Do you have reporters located in all of those communities?
We do. Since we’ve streamlined, we have a reporter each in Coolidge, Florence, Ely and Maricopa. We’re committed to covering all those areas. We have a reporter who specializes in the justice beat, although the different papers in the different towns sometimes cover the criminal justice system also. We have an arts and entertainment writer. Our overall staff is 15 people.
What’s it like working as a reporter for your newspaper group?
We always tell people that the experience is good because you get to do a lot of different things. Some people come here as a first job. They might be covering local government, education or sometimes criminal justice. Entertainment is also something that we cover. One of the big things annually here in Pinal County is the music festival called Country Thunder. We send pretty much all of our staff out there on shifts to cover the festival. Reporters also get to do quite a bit with social media, with things like Instagram. We have utilized various platforms to communicate with our audience.
Do your reporters stay and grow in your organization? Or, do they tend to move on to a bigger newspaper?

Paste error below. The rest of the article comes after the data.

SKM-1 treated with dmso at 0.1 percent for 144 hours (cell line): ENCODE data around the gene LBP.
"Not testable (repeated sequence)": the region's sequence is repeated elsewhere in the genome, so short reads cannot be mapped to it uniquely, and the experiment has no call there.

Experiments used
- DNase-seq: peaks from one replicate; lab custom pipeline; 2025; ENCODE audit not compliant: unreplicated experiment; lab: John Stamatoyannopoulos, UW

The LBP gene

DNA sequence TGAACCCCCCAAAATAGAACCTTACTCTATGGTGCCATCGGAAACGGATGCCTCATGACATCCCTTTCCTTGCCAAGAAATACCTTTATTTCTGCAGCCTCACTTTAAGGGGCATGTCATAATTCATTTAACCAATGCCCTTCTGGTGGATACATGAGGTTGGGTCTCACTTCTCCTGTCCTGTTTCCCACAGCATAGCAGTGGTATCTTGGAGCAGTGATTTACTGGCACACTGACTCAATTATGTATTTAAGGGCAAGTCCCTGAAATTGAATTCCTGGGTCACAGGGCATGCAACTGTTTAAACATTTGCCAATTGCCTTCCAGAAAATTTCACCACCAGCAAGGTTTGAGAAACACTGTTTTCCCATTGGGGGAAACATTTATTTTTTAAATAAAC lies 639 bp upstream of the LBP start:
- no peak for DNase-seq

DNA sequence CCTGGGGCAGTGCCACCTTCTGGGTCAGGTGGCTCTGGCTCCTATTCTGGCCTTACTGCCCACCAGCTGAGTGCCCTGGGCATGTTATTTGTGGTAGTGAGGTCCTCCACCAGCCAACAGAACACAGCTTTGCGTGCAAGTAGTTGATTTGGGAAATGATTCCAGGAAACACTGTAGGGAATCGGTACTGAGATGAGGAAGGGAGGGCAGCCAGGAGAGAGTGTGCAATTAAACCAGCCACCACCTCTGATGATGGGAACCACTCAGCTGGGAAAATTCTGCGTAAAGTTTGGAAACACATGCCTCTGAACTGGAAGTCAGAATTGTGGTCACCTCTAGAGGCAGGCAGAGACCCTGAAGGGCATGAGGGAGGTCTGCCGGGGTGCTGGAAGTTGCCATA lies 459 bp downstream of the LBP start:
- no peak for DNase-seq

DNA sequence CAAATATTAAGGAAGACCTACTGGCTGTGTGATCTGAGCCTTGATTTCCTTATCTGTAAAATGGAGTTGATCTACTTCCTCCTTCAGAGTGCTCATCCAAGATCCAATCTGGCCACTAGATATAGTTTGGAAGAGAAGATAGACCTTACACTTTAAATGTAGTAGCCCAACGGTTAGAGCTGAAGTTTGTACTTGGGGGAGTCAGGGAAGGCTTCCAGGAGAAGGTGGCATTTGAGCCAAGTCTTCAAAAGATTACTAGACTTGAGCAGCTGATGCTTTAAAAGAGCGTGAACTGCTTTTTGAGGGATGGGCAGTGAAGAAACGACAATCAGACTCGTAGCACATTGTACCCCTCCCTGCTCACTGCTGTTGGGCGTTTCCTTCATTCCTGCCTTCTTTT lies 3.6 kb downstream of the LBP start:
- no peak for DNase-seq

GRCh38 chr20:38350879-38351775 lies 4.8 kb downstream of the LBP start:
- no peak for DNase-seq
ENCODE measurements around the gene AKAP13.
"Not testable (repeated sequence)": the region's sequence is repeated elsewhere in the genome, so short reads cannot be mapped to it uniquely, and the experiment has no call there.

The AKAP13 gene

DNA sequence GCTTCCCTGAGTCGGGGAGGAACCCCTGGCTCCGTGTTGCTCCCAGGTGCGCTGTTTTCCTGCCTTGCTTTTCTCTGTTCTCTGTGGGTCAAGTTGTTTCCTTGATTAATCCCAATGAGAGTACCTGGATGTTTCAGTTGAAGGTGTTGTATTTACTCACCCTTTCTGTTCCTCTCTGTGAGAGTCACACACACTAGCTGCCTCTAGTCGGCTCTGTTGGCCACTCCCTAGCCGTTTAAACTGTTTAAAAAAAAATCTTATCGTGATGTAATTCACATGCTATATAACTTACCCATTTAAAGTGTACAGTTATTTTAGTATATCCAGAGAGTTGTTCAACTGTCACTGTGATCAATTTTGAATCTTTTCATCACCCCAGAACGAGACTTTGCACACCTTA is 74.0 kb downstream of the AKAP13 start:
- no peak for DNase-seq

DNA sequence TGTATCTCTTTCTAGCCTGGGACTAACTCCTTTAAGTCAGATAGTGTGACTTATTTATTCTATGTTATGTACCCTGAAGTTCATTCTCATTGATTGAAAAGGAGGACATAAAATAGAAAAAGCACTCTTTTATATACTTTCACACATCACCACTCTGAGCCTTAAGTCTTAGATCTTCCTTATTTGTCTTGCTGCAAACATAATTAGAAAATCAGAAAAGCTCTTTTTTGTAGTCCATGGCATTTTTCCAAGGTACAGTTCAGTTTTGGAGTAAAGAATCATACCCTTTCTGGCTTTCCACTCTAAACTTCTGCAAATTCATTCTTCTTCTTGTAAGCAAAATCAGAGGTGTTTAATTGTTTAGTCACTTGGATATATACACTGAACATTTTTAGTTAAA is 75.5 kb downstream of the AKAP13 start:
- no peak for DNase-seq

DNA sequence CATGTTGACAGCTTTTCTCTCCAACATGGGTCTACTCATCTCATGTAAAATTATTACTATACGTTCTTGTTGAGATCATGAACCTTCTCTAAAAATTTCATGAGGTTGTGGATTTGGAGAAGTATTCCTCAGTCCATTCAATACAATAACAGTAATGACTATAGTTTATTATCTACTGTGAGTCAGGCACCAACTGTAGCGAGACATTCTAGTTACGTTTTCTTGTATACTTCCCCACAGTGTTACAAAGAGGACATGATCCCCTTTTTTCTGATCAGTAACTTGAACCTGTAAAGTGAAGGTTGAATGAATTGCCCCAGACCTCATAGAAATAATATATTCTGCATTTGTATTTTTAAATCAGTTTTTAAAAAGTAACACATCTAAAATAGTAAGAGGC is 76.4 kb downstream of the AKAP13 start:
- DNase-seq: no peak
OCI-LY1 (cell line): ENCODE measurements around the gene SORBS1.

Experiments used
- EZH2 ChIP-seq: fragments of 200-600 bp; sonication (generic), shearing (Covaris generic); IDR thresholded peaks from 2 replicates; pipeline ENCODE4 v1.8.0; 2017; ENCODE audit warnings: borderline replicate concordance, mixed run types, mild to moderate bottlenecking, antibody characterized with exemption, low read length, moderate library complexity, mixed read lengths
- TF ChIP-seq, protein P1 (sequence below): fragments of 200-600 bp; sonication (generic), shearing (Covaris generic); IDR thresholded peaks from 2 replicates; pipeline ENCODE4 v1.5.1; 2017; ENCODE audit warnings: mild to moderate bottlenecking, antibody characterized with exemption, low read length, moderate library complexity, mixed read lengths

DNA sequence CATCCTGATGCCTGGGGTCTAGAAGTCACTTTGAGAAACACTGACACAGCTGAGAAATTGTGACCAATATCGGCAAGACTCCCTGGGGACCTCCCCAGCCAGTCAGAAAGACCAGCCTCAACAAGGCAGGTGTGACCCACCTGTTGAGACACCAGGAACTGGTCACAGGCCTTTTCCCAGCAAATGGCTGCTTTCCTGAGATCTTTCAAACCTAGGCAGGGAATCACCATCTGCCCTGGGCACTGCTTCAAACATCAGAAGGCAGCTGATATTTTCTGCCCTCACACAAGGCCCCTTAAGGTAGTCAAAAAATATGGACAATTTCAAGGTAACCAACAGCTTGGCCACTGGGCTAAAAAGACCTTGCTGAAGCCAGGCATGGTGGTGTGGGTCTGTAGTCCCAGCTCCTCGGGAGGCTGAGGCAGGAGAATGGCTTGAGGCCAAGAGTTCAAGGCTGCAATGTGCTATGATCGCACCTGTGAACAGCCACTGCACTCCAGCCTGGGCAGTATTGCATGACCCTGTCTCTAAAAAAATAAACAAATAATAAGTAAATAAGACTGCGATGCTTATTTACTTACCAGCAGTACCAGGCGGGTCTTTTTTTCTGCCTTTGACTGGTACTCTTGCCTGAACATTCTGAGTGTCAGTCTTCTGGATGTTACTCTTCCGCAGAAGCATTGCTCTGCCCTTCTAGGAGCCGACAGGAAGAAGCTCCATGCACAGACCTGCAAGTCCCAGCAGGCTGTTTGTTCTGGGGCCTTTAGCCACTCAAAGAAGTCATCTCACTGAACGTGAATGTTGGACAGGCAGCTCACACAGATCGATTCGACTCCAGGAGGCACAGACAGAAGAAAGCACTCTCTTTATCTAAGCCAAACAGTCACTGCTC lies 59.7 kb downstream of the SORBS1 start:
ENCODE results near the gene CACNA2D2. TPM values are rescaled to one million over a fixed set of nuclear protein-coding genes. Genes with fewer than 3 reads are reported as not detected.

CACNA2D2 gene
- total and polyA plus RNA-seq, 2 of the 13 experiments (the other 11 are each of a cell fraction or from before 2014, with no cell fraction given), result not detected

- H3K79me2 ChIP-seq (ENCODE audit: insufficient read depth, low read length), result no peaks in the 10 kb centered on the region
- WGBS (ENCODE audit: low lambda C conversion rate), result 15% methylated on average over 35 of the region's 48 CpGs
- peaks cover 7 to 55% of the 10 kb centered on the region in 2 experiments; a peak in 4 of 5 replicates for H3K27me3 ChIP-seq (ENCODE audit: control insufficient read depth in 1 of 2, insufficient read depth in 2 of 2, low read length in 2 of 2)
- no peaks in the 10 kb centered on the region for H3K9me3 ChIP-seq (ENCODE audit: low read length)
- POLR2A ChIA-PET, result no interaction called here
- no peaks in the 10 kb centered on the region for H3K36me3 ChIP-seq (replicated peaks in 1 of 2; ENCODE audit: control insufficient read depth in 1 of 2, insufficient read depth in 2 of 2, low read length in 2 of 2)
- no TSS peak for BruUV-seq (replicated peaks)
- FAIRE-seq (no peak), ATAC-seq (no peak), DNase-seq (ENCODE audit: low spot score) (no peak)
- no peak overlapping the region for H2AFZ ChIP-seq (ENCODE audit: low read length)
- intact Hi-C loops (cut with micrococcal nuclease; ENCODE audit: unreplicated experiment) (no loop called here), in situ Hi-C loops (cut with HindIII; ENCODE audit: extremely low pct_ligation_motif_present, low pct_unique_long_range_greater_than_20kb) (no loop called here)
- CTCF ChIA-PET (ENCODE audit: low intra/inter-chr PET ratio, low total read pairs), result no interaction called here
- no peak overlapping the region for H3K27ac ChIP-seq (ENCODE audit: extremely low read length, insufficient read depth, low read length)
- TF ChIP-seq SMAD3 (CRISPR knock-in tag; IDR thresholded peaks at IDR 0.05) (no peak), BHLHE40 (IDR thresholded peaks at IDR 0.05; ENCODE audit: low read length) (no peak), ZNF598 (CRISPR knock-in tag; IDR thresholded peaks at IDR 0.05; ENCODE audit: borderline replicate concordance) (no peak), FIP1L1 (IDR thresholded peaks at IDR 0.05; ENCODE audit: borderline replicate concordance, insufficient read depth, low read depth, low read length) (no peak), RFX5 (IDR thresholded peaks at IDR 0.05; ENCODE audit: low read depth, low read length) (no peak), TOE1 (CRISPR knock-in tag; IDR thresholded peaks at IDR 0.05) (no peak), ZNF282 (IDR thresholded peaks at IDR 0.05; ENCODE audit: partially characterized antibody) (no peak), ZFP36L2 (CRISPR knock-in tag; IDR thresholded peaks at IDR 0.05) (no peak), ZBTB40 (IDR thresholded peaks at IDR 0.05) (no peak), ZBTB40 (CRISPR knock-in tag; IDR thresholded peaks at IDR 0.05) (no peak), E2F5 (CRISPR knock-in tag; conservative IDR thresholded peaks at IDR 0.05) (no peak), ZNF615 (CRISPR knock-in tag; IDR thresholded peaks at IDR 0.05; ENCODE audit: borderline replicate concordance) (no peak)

We have people who have been here a number of years; they came here for their first job, and they’re now senior people in our news organization. Our executive editor, associate editor and sports editor all had their first jobs here a number of years ago. We have a photographer who has been here for decades, who had started part-time while he was in school, and he’s our main photographer still. Some people choose to move on. They go into other fields, or they go to larger organizations, or they want to live in a different part of the country.
Does working for your newspaper give reporters a good knowledge base to then take to any place they want to go?
It does. Some, not all, of our people have degrees in journalism. Some have studied it a little bit, and they learn quite a bit about reporting here. They get an opportunity to do that. There are a lot of advantages to working in an organization where you get to do a lot of things.